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black

1. of the colour of jet or carbon black, having no hue due to the absorption of all or nearly all incident light
2. Chess Draughts
a. a black or dark-coloured piece or square
b. the player playing with such pieces
3. a black ball in snooker, etc
4. (in roulette and other gambling games) one of two colours on which players may place even bets, the other being red
5. Archery a black ring on a target, between the outer and the blue, scoring three points

Black

1
1. Sir James (Whyte). born 1924, British biochemist. He discovered beta-blockers and drugs for peptic ulcers: Nobel prize for physiology or medicine 1988
2. Joseph. 1728--99, Scottish physician and chemist, noted for his pioneering work on carbon dioxide and heat

Black

2
Sometimes derogatory a member of a dark-skinned race, esp someone of Negroid or Australoid origin
Collins Discovery Encyclopedia, 1st edition © HarperCollins Publishers 2005

black

a term used to refer to a variety of non-white ethnic groups. Black is a preferred form, especially among ethnic groups of African origins, reflecting a pride and identity in being black. The use of the term is associated with the rise of black political activism in the US in the 1960s, and is reflected in the slogan ‘Black is Beautiful’. Other terms to describe black people, such as coloured, Negro or Negress, are now generally considered offensive.

In the UK (and elsewhere), however, there is controversy about the use of the term to describe ‘non-white’ persons of Asian origin. Many Asians object to the use of the word ‘black’ to describe them and argue that this usage confuses the identity of a large number of very different ethnic groups such as Pakistanis, Bangladeshis, Indians, West Indians, Africans and so on. The counter argument is that ‘non-white’ persons in the UK can be subject to DISCRIMINATION and institutionalized RACISM whatever their ethnic or national origins. In this sense, groups of both African and Asian origin share, to a significant extent, a common experience. See also BLACK POWER MOVEMENT, NEGRITUDE.

Collins Dictionary of Sociology, 3rd ed. © HarperCollins Publishers 2000

black

[blak]
(chemistry)
Fine particles of impure carbon that are made by the incomplete burning of carbon compounds, such as natural gas, naphthas, acetylene, bones, ivory, and vegetables.
(communications)
(optics)
Quality of an object which uniformly absorbs large percentages of light of all visible wavelengths.
McGraw-Hill Dictionary of Scientific & Technical Terms, 6E, Copyright © 2003 by The McGraw-Hill Companies, Inc.

black

Western color for mourning. [Christian Color Symbolism: Leach, 242; Jobes, 357]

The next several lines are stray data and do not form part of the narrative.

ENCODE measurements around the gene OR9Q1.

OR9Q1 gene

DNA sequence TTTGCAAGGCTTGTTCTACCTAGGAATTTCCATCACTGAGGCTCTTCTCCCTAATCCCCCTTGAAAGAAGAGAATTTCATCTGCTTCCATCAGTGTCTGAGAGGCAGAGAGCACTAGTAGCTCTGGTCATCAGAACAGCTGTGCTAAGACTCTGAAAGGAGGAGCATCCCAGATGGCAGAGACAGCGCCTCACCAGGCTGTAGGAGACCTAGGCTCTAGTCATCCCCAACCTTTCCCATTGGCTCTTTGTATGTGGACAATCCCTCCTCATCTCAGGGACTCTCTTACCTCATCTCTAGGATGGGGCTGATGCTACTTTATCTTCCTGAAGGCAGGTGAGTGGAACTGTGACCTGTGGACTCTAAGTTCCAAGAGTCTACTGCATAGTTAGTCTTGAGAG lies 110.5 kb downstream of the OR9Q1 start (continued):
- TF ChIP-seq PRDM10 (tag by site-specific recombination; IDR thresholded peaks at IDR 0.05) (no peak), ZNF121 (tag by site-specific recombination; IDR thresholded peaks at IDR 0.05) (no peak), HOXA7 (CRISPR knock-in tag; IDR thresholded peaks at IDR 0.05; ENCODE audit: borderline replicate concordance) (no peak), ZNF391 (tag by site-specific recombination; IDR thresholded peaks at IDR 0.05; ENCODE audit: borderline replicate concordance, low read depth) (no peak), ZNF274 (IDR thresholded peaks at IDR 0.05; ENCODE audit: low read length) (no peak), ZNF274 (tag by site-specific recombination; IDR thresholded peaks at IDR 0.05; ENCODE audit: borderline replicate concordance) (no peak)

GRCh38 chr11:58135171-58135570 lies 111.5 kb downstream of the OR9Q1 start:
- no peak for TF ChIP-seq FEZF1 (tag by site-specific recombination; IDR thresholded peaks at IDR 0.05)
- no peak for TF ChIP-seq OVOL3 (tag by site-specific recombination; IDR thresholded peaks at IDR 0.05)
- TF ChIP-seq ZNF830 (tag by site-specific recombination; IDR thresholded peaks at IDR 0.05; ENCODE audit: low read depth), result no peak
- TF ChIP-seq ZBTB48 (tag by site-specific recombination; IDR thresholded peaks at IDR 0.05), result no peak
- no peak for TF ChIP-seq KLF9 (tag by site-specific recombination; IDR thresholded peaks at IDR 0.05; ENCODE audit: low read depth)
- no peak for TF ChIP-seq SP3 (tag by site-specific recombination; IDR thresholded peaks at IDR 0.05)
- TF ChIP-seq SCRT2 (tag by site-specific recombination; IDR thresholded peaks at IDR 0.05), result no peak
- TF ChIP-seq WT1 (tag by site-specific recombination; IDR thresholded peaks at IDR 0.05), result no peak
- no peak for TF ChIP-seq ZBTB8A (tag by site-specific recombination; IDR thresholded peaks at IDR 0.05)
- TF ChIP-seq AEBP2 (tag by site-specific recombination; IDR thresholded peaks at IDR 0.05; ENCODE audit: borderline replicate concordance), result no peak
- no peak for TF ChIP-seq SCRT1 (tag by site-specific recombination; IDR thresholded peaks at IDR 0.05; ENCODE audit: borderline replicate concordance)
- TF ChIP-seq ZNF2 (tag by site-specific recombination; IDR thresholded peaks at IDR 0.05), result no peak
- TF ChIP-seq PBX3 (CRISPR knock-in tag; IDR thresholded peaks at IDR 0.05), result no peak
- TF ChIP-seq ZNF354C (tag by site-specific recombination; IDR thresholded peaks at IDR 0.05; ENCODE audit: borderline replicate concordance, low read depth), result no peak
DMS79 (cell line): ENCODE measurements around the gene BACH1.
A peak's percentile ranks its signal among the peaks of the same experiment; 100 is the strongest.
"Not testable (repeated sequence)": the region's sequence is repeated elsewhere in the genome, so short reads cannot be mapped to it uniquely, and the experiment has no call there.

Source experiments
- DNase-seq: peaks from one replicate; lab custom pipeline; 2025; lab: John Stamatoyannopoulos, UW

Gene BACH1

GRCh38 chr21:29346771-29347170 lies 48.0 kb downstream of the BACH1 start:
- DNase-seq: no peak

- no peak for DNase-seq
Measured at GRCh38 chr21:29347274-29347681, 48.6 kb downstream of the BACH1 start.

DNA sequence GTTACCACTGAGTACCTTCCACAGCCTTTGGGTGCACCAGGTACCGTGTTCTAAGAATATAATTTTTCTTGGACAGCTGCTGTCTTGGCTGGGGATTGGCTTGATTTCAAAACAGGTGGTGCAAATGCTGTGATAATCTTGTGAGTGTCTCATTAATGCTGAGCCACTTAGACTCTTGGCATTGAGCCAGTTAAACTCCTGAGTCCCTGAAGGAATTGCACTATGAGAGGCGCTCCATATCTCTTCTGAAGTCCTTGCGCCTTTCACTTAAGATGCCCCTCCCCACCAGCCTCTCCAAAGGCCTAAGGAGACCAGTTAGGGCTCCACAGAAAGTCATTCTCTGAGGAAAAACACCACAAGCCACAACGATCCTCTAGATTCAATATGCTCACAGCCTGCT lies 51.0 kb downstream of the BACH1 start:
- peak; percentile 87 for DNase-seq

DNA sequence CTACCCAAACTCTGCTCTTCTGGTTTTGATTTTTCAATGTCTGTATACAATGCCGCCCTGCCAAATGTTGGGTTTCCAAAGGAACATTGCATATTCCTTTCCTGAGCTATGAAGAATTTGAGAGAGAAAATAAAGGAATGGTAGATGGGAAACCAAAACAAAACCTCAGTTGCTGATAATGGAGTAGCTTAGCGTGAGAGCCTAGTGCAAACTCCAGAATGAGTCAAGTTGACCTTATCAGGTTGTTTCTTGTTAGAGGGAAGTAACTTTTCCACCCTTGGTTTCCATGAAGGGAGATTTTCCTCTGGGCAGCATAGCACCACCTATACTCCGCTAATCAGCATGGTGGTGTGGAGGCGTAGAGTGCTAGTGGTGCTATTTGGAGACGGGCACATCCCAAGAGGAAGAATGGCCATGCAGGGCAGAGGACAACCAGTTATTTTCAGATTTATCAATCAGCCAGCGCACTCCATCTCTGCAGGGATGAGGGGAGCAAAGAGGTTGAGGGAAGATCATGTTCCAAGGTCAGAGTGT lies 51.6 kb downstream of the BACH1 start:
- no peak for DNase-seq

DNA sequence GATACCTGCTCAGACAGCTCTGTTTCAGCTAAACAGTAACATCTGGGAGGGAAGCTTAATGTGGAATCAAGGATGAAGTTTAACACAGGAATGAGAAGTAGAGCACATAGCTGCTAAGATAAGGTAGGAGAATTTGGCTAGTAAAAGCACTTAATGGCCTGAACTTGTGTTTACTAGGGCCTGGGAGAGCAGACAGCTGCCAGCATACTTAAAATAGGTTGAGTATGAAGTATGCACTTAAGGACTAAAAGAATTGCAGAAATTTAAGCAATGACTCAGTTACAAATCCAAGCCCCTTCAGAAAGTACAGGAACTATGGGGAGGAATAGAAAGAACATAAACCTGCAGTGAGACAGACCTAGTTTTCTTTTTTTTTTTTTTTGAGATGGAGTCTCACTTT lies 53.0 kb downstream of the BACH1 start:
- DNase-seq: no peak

See: Death

black

symbol of sin and badness. [Color Symbolism: Jobes, 357]
See: Evil
Allusions—Cultural, Literary, Biblical, and Historical: A Thematic Dictionary. Copyright 2008 The Gale Group, Inc. All rights reserved.
References in periodicals archive ?
Another defendant told an Emirati police sergeant that the blacksmith was the mastermind behind the whole incident.
Woolton Blacksmith's was formerly known as Blackmore and Sons, and was run by the same family since it was set up soon after the Great War.
Whereas Italian products in Lebanon sell at high prices and usually leave little room for customizability, Karam explained customers could order bed cradles and console tables with personal specifications if they only pay a visit to a traditional blacksmith.
Blacksmith, a portfolio company of Charlesbank Capital Partners, owns Efferdent and Effergrip denture products; the PediaCare line of cough/cold/allergy/sinus and fever remedies for infants and children; Luden's throat drops; and NasalCrom allergy medications.
The Blacksmith Institute helped locate funding, worked closely with local authorities, and provided technical assistance to assure the cleanup was adequate.
George Savage was a blacksmith in Marcola, where the photos were taken.
Blacksmith says it is important to make contact since the land is, and will always be, used for traditional living.
A WELL-TO-DO MERCHANT HOLDS THE REINS TO HIS HORSE AS HE TALKS TO A BLACKSMITH ...
The original plan was to first build a blacksmith shop, but the local cowboys thought otherwise.
Farriery students from Oatridge College in Broxburn will be showing off their blacksmith skills as part of a rolling programme of demonstrations at the event.
James Sidbury shows how--in the divisive crisis brought on by the Jeffersonian Republican challenge to Federalist authoritarianism and to Adams's continued presidency--a slave blacksmith named Gabriel became leader of a wide-reaching conspiracy.
"Very seldom did I go to town that I didn't stick my nose in the blacksmith shop," he says.